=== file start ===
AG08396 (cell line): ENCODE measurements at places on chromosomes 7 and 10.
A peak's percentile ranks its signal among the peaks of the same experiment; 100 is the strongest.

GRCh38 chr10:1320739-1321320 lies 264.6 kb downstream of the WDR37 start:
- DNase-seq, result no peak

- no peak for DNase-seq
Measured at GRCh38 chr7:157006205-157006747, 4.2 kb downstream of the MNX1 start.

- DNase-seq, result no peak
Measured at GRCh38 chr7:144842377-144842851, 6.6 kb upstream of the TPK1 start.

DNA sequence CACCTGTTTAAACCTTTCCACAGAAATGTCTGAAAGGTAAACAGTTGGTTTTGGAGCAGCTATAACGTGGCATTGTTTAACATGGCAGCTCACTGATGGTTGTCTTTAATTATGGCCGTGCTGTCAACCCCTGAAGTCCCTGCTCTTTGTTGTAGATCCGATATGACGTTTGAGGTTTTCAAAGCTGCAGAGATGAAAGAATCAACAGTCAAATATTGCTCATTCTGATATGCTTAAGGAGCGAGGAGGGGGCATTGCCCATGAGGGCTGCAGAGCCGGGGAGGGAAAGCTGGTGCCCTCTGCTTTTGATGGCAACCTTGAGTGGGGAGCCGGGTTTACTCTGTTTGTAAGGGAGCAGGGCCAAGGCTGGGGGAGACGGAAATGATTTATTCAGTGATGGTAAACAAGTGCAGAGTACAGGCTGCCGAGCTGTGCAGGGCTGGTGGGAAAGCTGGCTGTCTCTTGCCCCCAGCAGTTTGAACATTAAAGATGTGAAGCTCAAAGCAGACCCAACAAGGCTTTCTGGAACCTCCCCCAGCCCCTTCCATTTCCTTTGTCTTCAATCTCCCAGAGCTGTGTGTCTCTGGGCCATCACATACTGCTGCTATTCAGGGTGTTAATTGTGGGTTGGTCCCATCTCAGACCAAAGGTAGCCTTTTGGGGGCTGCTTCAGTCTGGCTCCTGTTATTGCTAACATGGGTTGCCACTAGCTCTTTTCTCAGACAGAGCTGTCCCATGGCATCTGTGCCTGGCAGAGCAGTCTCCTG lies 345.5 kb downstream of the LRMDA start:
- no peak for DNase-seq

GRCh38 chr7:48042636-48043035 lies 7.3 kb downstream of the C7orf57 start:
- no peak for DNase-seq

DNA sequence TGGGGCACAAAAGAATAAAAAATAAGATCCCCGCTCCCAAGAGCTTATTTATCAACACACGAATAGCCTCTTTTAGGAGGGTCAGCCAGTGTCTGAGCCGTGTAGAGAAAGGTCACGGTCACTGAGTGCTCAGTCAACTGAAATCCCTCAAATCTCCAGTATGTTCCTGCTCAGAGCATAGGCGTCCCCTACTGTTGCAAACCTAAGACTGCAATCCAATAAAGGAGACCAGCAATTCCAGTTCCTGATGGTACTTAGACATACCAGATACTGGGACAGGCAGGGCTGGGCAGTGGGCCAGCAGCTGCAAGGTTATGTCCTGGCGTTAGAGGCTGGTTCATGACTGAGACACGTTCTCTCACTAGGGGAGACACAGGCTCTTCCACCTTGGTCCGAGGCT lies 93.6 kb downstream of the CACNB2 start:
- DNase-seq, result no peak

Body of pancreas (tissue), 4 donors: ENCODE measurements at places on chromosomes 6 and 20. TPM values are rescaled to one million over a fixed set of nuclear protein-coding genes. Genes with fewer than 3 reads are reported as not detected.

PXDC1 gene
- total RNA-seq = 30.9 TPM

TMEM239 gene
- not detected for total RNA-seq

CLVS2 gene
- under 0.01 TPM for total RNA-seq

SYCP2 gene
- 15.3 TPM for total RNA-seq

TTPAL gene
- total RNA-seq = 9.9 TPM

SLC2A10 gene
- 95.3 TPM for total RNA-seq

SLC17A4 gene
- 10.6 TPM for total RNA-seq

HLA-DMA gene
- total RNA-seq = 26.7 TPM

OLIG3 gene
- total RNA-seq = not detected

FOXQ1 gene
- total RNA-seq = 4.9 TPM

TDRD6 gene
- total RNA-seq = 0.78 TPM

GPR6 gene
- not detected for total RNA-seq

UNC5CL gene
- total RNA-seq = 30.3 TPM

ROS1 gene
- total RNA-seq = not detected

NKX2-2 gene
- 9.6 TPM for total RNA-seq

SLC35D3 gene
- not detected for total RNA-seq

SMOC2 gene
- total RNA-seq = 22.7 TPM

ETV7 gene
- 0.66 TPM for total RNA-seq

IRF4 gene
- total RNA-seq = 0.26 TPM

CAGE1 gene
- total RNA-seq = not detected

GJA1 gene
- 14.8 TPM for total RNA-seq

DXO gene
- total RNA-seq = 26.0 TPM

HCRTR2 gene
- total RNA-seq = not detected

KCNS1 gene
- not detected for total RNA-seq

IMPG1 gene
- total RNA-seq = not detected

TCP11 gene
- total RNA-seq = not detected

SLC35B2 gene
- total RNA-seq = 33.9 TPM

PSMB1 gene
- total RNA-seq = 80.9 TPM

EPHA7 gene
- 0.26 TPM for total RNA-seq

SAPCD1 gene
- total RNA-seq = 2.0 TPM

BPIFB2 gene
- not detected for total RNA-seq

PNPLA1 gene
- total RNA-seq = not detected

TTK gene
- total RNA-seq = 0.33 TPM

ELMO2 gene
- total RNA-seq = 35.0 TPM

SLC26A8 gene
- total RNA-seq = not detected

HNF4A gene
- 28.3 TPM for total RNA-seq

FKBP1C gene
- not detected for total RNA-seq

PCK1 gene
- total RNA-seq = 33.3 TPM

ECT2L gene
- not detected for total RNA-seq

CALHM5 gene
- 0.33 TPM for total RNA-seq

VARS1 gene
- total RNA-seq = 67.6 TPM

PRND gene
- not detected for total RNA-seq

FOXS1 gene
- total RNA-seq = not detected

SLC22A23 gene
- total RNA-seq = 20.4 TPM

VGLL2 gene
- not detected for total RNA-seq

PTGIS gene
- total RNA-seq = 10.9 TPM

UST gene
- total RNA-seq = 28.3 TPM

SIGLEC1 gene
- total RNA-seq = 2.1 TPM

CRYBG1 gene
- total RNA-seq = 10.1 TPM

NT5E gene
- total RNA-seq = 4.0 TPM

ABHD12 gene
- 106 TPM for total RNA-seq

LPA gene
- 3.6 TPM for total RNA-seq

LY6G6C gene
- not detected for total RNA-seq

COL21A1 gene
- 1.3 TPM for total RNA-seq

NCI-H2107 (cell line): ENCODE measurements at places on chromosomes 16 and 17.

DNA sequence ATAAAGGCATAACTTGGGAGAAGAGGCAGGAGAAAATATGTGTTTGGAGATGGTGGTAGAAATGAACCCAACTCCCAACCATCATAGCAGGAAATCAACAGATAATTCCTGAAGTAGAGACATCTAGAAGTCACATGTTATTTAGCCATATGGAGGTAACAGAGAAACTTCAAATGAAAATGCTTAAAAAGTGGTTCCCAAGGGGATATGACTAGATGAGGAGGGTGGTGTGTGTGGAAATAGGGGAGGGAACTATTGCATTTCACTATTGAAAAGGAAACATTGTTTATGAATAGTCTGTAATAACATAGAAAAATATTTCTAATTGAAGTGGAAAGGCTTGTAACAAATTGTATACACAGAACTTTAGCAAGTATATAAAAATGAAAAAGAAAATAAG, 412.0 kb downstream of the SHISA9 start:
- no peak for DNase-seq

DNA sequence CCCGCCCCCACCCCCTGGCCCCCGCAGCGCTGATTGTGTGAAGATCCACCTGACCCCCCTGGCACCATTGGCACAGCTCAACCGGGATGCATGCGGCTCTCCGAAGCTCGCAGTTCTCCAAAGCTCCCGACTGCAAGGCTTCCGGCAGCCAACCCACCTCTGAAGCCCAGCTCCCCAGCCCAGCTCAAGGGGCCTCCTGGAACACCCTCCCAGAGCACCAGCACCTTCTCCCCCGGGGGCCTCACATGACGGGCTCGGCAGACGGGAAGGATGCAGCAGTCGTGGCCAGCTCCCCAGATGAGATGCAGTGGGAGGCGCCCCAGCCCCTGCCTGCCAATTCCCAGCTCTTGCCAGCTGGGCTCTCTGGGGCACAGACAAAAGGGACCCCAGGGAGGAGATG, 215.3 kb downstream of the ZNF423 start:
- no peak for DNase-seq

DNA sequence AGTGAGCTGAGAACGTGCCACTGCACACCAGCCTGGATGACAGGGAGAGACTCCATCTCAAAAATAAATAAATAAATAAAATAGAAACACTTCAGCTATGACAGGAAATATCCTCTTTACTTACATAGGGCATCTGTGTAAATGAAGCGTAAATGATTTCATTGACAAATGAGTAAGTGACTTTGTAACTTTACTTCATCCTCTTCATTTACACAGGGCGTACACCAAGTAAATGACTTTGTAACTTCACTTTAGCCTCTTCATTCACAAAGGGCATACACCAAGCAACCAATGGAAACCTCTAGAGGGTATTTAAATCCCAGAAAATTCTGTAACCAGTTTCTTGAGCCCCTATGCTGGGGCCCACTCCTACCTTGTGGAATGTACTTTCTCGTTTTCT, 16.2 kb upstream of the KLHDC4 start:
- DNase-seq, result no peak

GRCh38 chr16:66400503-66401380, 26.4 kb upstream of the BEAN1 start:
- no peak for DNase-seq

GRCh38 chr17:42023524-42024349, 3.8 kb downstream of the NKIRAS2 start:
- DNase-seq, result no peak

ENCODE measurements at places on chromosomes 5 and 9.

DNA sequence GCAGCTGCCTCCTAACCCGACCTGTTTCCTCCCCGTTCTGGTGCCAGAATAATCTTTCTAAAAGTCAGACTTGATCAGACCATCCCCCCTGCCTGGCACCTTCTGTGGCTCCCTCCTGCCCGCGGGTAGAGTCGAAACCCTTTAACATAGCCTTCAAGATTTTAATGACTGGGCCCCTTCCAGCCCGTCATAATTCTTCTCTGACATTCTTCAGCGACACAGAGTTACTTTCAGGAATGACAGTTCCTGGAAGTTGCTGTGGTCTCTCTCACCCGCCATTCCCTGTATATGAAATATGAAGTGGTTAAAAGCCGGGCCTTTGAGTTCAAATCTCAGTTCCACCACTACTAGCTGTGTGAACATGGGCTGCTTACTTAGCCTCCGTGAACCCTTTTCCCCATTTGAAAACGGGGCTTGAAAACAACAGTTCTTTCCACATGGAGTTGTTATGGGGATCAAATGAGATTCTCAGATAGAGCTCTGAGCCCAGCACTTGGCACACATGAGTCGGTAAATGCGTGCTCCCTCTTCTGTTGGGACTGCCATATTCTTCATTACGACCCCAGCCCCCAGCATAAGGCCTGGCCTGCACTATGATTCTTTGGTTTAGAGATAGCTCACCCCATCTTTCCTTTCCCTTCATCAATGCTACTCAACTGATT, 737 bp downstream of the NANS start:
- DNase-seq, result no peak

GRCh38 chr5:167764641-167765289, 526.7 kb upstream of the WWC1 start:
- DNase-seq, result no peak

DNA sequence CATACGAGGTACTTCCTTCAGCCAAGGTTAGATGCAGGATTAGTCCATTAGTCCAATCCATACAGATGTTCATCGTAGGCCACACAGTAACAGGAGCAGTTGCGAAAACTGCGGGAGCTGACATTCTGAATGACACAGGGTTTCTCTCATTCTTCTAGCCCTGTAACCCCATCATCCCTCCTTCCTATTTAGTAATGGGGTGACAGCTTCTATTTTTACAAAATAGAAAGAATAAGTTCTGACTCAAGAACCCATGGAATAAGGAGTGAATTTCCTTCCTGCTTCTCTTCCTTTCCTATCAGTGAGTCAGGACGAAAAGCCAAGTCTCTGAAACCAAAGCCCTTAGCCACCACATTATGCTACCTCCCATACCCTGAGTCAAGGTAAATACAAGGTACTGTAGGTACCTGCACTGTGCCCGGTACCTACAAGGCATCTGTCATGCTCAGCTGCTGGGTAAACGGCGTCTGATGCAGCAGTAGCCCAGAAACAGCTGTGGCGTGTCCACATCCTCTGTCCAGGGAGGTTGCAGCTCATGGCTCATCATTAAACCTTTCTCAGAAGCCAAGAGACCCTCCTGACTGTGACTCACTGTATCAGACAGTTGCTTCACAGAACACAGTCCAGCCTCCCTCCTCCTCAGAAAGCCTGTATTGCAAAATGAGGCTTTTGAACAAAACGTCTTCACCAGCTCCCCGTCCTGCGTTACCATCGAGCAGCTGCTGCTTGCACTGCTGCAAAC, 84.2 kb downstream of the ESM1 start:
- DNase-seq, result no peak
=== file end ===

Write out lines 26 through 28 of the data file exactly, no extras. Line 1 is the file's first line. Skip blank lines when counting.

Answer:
SLC2A10 gene
- 95.3 TPM for total RNA-seq

SLC17A4 gene